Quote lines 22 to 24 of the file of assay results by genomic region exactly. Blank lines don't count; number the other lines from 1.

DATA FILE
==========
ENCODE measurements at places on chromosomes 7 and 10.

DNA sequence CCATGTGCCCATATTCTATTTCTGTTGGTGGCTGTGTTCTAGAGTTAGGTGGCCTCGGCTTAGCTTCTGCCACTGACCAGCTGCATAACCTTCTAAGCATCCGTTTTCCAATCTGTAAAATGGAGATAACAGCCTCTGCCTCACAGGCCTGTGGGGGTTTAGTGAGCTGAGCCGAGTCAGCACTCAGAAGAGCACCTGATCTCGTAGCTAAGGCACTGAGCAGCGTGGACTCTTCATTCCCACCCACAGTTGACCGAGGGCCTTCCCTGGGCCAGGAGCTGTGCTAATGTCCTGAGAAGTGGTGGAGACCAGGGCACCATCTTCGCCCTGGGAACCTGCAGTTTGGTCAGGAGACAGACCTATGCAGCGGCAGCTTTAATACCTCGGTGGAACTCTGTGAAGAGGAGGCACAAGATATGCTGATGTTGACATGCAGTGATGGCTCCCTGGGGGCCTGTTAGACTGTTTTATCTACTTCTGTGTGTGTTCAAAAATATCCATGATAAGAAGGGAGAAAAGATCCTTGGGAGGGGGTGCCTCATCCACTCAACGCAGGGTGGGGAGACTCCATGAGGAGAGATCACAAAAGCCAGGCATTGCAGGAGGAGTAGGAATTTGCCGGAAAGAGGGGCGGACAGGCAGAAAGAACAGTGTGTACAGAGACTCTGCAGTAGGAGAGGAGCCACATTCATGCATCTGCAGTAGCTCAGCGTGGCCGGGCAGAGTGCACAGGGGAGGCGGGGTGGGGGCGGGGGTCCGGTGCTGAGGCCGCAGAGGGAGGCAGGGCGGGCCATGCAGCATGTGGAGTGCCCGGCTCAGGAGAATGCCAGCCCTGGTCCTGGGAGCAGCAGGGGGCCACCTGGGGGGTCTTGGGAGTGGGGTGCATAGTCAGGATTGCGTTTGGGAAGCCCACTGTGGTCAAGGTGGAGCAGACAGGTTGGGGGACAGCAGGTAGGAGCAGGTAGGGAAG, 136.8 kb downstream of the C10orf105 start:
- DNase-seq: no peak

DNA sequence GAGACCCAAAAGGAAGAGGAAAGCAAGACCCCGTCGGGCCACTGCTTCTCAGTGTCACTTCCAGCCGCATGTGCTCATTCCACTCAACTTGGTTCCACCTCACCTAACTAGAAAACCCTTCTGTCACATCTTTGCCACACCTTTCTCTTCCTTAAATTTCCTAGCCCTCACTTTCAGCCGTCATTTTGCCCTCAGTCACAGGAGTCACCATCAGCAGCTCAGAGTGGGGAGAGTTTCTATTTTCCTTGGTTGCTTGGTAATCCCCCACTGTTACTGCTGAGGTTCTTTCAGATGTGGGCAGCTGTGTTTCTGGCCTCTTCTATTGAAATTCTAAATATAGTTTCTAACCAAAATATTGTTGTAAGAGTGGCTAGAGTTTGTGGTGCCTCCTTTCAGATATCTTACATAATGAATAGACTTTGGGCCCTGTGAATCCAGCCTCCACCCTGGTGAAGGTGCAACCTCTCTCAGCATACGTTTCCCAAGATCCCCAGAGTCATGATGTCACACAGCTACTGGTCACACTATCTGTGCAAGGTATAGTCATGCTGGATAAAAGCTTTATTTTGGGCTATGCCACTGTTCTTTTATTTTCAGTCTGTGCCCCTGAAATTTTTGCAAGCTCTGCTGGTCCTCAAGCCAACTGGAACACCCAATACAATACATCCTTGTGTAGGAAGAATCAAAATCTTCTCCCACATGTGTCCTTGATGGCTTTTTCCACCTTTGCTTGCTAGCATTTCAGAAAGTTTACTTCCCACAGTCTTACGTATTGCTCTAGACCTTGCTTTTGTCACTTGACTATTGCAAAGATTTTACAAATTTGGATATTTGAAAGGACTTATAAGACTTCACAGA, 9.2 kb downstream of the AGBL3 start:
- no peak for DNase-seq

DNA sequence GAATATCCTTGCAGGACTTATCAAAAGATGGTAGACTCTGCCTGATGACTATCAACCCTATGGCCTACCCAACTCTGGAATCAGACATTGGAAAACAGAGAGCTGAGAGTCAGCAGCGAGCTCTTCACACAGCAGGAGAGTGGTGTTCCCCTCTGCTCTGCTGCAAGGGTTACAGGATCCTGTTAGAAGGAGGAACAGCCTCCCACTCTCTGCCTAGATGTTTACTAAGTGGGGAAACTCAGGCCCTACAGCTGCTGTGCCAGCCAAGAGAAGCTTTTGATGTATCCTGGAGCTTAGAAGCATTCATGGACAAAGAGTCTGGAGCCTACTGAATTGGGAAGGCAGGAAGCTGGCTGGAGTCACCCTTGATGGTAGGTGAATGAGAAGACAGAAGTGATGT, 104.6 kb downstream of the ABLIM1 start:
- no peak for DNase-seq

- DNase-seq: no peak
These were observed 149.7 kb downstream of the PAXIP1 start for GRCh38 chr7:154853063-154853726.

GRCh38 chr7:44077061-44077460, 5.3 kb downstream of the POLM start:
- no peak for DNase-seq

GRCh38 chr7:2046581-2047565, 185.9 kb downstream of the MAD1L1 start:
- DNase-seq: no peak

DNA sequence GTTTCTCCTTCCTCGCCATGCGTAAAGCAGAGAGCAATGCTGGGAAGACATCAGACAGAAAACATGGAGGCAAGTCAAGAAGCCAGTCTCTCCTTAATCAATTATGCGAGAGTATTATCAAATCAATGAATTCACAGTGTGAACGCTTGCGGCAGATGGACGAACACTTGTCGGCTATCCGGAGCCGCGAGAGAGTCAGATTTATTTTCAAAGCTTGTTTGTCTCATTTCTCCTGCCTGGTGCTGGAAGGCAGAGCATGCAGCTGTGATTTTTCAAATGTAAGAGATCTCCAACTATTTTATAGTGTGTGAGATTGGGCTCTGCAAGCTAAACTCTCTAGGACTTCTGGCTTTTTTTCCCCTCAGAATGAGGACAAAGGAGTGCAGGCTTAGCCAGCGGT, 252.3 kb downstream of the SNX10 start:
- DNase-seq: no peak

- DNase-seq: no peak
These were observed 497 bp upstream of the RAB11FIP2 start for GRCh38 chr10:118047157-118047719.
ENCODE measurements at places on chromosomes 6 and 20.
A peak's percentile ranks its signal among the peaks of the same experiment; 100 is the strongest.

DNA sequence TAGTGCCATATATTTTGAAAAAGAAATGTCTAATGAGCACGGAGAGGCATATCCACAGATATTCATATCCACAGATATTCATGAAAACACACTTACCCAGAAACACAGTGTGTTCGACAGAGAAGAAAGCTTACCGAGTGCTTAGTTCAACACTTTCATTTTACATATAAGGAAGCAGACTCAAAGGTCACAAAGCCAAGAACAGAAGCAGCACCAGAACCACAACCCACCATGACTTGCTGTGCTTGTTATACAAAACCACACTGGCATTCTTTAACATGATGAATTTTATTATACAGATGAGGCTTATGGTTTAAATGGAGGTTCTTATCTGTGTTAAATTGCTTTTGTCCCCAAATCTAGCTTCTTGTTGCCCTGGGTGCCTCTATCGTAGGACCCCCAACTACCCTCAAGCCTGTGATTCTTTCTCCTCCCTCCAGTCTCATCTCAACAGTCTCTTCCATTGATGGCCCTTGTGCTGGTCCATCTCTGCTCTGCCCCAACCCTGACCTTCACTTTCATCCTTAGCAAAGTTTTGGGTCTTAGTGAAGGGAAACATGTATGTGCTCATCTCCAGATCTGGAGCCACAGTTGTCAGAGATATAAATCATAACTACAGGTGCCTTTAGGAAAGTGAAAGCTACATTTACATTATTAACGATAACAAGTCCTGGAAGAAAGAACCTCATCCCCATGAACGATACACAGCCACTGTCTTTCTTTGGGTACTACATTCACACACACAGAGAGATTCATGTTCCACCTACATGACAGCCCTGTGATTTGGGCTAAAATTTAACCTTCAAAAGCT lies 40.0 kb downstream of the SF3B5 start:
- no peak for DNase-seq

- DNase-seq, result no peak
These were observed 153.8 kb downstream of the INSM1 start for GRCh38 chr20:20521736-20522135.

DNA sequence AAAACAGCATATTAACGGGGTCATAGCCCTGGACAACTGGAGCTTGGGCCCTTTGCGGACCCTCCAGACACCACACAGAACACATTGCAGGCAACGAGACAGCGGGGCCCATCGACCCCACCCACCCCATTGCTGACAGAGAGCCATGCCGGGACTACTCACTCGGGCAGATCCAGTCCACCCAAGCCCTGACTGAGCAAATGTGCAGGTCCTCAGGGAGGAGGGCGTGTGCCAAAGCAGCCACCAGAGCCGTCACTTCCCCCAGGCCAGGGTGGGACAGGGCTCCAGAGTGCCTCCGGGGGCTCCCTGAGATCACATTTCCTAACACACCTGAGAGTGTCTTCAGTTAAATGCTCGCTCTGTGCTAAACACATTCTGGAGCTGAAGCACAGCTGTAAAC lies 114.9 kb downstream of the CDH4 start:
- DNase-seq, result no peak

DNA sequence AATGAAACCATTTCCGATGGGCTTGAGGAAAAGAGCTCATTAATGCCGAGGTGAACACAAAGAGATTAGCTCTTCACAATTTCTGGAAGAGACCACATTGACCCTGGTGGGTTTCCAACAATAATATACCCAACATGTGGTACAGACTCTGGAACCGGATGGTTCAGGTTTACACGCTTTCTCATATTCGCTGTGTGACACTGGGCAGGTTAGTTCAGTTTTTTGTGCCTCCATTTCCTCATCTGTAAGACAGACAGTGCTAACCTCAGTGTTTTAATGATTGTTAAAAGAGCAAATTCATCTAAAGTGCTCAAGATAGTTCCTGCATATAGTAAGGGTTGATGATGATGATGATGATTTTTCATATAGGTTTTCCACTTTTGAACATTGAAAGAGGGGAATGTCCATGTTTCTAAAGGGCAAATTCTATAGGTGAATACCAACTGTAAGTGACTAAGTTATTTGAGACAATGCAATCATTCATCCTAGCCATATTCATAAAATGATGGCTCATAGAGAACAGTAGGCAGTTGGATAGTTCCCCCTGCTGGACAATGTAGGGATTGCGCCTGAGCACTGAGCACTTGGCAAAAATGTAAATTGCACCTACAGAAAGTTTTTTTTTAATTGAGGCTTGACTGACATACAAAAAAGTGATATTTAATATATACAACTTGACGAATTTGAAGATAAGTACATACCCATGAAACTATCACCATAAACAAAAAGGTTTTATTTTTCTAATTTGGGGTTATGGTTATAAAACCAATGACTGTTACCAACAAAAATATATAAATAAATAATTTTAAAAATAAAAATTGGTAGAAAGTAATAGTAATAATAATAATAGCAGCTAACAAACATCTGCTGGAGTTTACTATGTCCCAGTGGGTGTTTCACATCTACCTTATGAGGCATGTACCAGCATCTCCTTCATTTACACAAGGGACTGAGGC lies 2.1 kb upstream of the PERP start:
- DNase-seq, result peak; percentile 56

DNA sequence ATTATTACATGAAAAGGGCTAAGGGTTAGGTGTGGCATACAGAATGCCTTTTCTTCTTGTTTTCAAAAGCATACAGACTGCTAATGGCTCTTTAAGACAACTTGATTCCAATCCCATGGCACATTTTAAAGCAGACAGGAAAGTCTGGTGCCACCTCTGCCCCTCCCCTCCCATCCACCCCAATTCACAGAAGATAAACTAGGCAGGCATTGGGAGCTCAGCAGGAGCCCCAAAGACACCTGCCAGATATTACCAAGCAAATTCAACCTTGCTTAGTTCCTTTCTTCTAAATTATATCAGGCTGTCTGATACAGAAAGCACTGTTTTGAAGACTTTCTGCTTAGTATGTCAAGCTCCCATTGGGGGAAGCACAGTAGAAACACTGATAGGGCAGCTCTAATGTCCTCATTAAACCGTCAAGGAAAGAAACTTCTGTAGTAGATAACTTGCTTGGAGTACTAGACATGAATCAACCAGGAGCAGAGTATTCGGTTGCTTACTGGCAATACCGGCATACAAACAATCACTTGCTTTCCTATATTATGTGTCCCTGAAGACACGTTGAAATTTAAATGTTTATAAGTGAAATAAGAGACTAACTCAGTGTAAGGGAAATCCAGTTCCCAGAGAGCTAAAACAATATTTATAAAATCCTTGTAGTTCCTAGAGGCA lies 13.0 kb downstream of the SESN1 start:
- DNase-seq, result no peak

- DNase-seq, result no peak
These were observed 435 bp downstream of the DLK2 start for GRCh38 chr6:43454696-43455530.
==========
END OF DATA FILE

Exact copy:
- DNase-seq, result no peak
These were observed 153.8 kb downstream of the INSM1 start for GRCh38 chr20:20521736-20522135.

DNA sequence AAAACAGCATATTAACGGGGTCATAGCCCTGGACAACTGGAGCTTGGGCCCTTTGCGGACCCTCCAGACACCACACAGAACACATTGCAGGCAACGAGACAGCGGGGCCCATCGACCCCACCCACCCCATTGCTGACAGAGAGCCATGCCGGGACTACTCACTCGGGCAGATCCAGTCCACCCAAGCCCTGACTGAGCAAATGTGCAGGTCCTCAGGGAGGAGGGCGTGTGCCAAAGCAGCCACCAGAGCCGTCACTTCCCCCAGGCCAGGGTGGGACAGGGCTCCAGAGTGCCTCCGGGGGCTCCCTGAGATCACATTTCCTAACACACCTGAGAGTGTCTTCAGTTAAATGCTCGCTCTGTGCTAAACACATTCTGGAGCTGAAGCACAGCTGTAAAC lies 114.9 kb downstream of the CDH4 start: